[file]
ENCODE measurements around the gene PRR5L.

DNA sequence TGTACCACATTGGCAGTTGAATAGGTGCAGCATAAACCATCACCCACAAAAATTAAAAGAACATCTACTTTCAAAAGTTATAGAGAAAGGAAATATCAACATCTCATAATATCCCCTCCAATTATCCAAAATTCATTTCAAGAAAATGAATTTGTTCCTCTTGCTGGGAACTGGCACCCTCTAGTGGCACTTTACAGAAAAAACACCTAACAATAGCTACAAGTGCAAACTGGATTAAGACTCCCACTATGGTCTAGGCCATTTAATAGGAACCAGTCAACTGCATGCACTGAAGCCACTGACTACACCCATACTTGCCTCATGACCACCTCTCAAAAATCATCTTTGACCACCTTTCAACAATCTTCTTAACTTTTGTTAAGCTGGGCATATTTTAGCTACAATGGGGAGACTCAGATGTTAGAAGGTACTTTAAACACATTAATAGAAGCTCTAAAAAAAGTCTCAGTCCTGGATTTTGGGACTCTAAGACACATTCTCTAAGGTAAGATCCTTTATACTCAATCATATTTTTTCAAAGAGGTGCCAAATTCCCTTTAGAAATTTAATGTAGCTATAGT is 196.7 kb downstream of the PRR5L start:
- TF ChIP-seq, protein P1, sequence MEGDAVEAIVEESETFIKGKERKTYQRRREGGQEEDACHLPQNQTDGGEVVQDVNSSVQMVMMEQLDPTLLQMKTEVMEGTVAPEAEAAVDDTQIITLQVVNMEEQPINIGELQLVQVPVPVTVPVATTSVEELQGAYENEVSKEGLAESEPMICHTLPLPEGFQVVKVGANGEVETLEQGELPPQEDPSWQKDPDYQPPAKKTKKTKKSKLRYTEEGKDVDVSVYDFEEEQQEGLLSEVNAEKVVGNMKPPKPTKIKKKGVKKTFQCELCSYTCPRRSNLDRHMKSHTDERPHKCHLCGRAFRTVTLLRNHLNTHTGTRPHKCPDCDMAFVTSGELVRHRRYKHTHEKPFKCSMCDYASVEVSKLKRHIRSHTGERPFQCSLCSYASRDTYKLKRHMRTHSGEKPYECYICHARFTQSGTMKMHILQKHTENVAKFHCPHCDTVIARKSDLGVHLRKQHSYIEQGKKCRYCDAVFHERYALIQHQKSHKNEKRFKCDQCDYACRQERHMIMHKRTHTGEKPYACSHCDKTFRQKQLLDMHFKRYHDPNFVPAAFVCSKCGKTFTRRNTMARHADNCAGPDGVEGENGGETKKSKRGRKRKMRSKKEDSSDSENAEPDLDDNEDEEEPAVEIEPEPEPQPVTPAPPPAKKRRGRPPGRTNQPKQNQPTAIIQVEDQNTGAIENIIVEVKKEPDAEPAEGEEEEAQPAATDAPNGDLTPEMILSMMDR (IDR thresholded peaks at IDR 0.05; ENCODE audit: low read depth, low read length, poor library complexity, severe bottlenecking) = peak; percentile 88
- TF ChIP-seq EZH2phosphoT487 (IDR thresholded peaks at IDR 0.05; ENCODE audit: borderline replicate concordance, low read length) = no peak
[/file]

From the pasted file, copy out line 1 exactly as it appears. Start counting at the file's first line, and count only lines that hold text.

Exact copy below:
ENCODE measurements around the gene PRR5L.